Berdyaev on Nominalism
"Thought at the present time has become subject to the dissective influence of nominalism. In the consciousness of mankind, the ontological reality is decomposed and pulverised. This process also affects Church consciousness. And how often the most reactionary tendencies of Church thought have appropriated to themselves a nominalistic understanding of the Church. They have ceased to comprehend the Church integrally, as an universal spiritual organism, as ontologic reality, as the Christified cosmos. There has prevailed a differentialised understanding of the Church, whether as institution, as community of believers, or as hierarchy and temple. The Church was transformed into a curative establishment, in which they deal with individual souls for healing. Thus is affirmed a Christian individualism, indifferent to the fate of human society and the world. The Church exists for the salvation of individual souls, but has no concern for the creative aspects of life, for the transfiguration of social and cosmic life. Suchlike a kind of exclusively monastic-ascetic Orthodoxy in Russia was only possible, because that the Church entrusted all the organisation of life to the state. Only the existence of the autocratic monarchy consecrated by the Church made possible such Orthodox individualism, such a separateness of Christianity from the life of the world. The Orthodox monarchy upheld and guarded the world, and churchly order was also maintained by it. The Church was indifferent not only to the arrangement of cultural and social life, but also to the arrangement of churchly life, to the life of the parishes, to the organisation of a non dependent churchly authority. The existence of an Orthodox autocratic monarchy is the obverse side of monastic-ascetic Orthodoxy, of perceiving Orthodoxy exclusively as a religion of personal salvation. And therefore the collapse of autocratic monarchy, of the Russian Orthodox tsardom, implies substantial modification in Church consciousness. Orthodoxy cannot remain predominantly monastic-ascetic. Christianity cannot be reduced to the individual salvation of separate souls. The Church inevitably turns itself to the life of society and the world, and inevitably it needs to participate in the formation of life. In the autocratic monarchy, as a type of Orthodox theocracy, it was the angelic, and not the human principle, that reigned. The tsar, in accord with this concept is in essence of the angelic, and not of the human order. The collapse of Orthodox theocracy ought to lead to the awakening of creative activism of a very Christian nation, an human activism, for the formation of a Christian society. This turnabout should begin first of all with this, that Orthodox people make themselves responsible for the fate of the Church in the world, in an historical actuality, that they be obliged to take upon themselves churchly formation, the life of the parishes, a concern about the temple, and organisation of churchly life, brotherhoods, etc. But this change of Orthodox psychology cannot be restricted to formation of churchly life, it extends also to all aspects of life. All of life ought to be thought of, as churchly life. In the Church all aspects of life enter in. A turnabout is inevitable for an integral comprehension of the Church, i.e. for the surmounting of Church nominalism and individualism. The understanding of Christianity exclusively as a religion of personal salvation, the constriction of the scope of the Church to something existing alongside with everything else, -- when the Church is the posited fullness of being, would be also the source of the greatest disorders and catastrophes in the Christian world. The abasement of man, of his freedom and creative vocation, the inculcation of suchlike an understanding of Christianity, would also evoke the revolt and rebellion of man in the name of his freedom and his creativity. Upon that desolate spot, which would remain in the world to Christianity, the Anti-Christ would begin to build his own Babylonian tower and go far in its construction. Seducing the freedom of the human spirit, the freedom of human creativity would ultimately perish upon this path. The Church ought to guard itself from the evil elements of the world and the evil developements in it. But the genuine guarding of things holy is possible only under the admission of Christian creativity."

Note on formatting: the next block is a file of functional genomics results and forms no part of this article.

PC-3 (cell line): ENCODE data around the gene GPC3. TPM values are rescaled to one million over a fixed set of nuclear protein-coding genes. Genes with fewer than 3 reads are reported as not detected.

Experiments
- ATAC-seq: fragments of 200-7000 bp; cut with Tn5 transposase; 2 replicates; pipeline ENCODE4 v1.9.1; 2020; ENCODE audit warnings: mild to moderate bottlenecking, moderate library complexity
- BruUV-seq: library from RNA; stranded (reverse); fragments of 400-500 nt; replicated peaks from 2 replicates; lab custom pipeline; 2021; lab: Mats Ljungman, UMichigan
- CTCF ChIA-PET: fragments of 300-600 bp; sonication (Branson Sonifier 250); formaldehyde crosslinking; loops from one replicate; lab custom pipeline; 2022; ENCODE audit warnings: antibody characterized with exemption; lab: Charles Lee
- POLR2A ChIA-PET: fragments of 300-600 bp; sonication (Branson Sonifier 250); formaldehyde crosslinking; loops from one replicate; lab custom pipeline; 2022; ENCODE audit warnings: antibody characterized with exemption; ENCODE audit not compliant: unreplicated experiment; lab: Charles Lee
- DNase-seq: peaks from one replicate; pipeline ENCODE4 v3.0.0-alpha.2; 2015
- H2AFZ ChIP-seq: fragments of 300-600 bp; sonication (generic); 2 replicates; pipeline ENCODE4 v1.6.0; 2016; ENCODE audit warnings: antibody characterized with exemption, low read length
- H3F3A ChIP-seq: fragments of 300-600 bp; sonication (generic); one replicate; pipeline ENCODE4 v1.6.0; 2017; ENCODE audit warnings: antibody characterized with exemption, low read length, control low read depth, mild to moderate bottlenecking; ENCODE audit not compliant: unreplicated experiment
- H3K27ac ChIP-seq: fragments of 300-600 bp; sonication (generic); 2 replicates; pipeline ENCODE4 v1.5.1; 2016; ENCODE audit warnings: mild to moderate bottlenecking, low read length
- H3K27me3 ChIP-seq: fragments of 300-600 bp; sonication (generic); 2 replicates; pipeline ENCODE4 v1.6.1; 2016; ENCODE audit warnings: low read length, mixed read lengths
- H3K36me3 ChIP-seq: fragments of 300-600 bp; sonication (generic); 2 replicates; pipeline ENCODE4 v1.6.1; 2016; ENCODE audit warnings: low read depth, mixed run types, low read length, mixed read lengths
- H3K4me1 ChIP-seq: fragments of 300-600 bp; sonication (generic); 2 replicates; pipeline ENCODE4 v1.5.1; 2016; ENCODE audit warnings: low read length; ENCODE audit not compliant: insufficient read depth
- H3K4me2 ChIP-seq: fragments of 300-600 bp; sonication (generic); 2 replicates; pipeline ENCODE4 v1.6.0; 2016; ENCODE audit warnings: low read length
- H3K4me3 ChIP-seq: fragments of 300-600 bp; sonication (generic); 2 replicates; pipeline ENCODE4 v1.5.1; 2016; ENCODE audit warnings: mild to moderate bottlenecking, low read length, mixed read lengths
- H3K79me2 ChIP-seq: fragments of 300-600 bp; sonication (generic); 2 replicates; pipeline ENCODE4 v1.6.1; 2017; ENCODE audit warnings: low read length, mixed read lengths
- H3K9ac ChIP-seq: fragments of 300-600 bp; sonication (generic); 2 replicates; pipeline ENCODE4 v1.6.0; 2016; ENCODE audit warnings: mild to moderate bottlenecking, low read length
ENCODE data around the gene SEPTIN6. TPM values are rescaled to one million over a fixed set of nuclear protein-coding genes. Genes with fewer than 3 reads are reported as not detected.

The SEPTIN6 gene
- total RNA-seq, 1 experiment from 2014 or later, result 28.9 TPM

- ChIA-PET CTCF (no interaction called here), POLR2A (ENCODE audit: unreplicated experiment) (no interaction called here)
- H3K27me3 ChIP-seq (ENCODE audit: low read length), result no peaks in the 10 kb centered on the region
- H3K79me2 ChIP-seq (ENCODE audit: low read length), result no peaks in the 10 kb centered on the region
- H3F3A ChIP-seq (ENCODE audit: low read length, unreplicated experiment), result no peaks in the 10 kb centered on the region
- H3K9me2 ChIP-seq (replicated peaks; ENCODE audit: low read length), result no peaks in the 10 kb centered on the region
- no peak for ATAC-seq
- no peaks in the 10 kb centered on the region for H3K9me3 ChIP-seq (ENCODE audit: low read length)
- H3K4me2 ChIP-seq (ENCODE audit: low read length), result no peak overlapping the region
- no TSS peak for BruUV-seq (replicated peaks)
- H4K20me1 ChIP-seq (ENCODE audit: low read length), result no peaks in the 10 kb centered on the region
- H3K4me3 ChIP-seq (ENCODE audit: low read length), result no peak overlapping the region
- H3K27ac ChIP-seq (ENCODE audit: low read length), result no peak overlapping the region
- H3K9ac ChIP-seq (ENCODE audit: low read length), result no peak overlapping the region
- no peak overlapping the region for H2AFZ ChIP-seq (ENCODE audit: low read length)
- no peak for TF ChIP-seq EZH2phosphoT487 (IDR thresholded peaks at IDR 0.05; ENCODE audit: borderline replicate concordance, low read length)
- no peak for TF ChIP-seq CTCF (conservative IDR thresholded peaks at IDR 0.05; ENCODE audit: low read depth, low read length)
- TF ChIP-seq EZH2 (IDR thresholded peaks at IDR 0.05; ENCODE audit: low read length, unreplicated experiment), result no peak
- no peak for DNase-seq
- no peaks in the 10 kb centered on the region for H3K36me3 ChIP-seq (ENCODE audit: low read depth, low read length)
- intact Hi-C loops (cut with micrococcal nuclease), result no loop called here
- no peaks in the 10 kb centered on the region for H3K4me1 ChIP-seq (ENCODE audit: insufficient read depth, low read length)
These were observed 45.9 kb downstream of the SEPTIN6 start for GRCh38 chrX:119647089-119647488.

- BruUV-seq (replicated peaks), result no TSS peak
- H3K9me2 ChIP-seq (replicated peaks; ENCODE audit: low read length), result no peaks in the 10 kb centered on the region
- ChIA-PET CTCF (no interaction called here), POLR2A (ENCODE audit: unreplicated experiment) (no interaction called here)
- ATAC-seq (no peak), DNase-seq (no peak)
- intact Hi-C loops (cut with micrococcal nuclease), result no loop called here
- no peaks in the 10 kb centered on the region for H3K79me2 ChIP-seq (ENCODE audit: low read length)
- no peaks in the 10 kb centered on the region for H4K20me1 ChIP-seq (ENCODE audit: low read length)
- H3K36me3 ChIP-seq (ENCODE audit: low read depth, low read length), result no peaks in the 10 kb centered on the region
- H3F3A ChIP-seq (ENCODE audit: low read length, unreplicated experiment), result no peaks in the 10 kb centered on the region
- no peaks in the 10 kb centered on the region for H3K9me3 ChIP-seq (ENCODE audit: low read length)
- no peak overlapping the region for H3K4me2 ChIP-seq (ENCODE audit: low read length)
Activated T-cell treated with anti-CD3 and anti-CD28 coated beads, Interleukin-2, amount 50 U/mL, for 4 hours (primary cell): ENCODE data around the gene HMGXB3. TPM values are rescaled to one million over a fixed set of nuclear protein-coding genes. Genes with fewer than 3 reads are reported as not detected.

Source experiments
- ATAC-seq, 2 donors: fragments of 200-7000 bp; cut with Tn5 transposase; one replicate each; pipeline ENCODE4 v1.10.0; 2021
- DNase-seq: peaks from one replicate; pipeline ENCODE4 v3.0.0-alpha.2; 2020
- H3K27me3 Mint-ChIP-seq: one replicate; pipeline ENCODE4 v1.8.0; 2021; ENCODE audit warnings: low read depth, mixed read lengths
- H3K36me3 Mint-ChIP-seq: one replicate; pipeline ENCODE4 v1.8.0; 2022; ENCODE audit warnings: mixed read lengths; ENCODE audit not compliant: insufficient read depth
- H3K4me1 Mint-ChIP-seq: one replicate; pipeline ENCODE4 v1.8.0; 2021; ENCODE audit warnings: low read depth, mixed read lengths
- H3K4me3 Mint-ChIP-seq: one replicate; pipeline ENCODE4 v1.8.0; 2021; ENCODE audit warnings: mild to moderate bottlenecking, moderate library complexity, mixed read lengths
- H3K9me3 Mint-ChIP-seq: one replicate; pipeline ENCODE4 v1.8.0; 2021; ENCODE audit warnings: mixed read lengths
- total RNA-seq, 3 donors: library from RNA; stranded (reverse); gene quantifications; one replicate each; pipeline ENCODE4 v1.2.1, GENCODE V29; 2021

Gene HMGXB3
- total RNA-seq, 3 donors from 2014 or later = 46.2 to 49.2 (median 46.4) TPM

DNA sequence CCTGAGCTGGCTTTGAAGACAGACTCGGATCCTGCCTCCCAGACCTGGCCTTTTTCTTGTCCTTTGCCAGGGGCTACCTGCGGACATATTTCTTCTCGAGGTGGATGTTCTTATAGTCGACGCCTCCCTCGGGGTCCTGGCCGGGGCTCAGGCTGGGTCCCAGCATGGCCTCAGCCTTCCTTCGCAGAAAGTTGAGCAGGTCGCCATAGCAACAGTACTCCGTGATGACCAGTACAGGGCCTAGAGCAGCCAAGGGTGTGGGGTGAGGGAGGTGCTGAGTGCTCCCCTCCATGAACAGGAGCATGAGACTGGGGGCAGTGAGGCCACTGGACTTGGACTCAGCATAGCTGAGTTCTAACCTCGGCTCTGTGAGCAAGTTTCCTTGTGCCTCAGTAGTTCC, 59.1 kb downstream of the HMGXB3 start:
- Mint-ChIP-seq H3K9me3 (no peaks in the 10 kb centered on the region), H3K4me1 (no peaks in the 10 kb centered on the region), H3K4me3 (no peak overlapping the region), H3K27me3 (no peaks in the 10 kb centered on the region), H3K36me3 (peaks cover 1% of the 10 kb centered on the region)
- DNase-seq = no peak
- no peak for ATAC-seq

Some twenty years before Weaver went to work on the nominalists -- though about seventy after Peirce did -- Berdyaev wrote the above in "Salvation and Creativity," which probably found its way in some form or other into The Meaning of the Creative Act, which is, alas, unobtainable at the moment, at least in English. Am I wrong to see this essay, along with some early papers by Marcel and Jaspers, as one of the first stirrings of what would become known as Existentialism? (Richard Weaver the Existentialist, now that's a hoot! Though on second thought, he's not all that far from Marcel in some respects, is he?)